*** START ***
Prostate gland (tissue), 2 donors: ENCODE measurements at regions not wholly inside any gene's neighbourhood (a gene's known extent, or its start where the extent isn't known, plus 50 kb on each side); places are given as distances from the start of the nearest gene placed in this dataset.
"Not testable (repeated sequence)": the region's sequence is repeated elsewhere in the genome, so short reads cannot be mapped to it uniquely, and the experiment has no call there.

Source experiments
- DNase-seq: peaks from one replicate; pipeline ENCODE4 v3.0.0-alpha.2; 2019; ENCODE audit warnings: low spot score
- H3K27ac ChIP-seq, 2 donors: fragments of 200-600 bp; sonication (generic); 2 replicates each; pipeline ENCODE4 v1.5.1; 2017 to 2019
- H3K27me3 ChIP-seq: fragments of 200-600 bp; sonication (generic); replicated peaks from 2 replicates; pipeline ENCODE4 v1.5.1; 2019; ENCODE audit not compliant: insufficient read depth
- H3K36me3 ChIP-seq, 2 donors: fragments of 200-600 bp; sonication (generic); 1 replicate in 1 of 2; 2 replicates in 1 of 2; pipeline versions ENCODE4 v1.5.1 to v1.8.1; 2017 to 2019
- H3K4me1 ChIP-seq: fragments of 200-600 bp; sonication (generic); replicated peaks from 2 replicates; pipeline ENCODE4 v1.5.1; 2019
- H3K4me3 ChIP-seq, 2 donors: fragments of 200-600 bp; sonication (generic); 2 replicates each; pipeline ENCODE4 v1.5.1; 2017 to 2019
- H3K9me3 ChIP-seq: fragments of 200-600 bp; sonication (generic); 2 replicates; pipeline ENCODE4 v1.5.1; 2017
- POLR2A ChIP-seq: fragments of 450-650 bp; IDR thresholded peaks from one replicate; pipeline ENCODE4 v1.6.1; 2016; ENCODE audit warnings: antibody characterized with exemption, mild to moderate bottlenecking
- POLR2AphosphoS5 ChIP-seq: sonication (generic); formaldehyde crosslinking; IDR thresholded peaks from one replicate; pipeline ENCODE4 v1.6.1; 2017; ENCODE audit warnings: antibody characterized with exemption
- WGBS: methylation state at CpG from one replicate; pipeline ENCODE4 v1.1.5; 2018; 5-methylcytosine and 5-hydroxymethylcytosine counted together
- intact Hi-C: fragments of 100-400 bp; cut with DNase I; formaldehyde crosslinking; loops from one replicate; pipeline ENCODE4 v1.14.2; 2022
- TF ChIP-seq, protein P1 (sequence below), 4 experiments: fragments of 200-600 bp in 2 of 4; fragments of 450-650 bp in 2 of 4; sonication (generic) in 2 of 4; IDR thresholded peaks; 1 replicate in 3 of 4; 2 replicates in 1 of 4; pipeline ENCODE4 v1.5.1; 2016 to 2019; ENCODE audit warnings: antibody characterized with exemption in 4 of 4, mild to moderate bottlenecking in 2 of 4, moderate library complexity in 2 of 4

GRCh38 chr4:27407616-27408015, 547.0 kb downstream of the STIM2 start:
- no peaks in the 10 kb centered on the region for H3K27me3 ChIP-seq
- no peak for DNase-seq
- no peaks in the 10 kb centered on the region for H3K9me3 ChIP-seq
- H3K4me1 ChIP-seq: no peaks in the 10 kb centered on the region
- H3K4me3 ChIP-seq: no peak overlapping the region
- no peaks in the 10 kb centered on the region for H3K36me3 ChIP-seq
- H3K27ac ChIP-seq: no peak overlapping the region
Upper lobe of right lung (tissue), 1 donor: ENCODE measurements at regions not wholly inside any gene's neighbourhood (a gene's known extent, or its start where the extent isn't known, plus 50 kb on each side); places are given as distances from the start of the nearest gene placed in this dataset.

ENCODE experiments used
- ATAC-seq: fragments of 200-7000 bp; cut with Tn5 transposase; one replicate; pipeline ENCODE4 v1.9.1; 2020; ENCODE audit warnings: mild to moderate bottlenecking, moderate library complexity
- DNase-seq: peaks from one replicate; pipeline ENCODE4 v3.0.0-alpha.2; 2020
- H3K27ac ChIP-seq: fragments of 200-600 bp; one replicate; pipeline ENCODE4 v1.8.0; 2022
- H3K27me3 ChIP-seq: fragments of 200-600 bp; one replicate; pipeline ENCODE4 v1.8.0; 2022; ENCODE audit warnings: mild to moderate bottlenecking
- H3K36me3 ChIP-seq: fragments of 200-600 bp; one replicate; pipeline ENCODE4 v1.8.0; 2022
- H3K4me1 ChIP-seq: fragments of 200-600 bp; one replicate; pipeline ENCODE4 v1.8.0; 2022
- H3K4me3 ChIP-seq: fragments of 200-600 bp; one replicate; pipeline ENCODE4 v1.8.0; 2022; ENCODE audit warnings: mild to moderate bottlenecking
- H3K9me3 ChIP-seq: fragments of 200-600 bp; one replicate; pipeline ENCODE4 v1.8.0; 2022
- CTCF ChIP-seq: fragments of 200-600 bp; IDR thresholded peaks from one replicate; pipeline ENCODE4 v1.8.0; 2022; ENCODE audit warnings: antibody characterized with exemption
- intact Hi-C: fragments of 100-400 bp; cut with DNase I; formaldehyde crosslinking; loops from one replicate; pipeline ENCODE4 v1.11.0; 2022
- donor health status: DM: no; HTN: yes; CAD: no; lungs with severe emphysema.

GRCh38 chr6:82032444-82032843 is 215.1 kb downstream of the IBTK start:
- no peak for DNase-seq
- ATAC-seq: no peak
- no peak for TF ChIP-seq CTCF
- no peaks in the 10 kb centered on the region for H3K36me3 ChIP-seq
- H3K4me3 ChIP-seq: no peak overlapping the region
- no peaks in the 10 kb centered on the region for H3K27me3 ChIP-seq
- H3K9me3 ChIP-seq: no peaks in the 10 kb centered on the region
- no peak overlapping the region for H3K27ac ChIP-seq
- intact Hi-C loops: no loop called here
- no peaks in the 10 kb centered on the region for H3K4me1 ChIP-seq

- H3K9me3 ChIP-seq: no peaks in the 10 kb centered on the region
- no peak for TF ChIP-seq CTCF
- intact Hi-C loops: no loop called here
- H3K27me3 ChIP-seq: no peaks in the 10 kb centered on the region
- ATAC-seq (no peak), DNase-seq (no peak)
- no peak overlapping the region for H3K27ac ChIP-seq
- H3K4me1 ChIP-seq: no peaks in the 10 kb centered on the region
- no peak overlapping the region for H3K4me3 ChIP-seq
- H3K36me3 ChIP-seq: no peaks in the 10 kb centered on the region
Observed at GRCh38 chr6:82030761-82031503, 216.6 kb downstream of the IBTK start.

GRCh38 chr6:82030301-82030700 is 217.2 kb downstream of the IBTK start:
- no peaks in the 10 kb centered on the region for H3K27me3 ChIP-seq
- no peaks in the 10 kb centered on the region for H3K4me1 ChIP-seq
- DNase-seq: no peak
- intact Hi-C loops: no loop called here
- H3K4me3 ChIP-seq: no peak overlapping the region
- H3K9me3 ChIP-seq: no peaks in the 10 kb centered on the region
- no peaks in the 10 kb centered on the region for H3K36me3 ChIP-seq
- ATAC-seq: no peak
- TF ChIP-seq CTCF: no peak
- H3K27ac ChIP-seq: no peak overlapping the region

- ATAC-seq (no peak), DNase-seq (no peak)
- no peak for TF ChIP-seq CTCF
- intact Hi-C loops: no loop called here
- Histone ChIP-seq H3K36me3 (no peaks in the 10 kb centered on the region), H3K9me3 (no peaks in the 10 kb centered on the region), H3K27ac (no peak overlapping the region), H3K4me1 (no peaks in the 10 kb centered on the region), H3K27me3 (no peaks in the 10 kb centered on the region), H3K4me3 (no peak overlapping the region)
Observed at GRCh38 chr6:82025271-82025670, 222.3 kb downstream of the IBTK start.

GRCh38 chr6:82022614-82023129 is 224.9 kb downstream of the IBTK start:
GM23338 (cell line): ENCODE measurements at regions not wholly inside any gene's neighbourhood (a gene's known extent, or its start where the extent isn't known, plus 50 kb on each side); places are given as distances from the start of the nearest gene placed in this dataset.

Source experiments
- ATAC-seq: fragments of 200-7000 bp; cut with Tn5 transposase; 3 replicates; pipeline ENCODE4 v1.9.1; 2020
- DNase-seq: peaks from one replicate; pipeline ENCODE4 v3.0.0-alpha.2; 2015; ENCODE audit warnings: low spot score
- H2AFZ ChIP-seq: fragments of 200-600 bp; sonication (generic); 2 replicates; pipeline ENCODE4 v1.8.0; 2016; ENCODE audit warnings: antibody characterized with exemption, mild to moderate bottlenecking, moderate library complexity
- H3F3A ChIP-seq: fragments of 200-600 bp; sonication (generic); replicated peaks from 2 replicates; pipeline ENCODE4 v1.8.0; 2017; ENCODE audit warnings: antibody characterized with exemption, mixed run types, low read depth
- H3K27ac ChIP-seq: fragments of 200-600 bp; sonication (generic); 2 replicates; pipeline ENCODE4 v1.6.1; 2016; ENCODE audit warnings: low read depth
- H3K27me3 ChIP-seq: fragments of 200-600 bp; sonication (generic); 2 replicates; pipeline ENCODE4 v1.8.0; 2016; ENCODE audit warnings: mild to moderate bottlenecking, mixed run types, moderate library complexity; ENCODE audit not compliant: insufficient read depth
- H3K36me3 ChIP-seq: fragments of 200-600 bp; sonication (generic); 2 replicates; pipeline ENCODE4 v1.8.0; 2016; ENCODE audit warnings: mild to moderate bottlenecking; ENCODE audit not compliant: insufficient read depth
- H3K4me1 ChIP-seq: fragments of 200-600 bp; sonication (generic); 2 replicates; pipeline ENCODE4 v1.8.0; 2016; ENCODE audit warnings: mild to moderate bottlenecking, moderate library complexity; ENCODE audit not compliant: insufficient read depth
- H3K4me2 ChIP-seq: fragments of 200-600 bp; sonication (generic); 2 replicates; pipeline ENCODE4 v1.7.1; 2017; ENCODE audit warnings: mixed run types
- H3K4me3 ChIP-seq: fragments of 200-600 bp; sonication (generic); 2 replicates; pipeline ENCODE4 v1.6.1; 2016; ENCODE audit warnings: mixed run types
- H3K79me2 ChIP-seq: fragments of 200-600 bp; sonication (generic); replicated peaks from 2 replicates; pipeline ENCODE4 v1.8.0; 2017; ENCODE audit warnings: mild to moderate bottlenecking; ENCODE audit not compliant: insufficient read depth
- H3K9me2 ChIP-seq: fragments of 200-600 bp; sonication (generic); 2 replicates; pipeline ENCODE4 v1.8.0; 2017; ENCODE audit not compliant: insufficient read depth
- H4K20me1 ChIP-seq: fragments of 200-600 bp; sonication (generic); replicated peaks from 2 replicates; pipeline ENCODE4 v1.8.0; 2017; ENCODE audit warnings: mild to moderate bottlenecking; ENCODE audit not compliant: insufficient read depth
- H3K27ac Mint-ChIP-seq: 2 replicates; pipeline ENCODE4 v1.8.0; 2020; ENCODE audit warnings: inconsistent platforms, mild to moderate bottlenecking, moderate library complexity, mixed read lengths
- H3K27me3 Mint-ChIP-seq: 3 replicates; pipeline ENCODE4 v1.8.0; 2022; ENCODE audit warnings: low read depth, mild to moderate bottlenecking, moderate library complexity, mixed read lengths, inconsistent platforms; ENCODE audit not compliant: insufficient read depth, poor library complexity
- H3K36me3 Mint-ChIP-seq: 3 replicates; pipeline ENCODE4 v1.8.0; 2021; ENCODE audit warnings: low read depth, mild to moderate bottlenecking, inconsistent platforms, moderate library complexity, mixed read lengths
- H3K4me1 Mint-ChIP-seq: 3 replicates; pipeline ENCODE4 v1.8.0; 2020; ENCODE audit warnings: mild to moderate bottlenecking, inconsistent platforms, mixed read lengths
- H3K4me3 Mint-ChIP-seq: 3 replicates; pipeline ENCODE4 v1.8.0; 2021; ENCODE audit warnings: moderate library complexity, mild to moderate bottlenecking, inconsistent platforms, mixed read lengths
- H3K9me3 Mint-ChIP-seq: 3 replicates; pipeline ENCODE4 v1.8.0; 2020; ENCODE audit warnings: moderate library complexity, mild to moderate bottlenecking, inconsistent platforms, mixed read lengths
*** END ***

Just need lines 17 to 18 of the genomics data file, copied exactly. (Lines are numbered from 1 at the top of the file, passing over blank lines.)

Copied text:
- no peaks in the 10 kb centered on the region for H3K27me3 ChIP-seq
- no peak for DNase-seq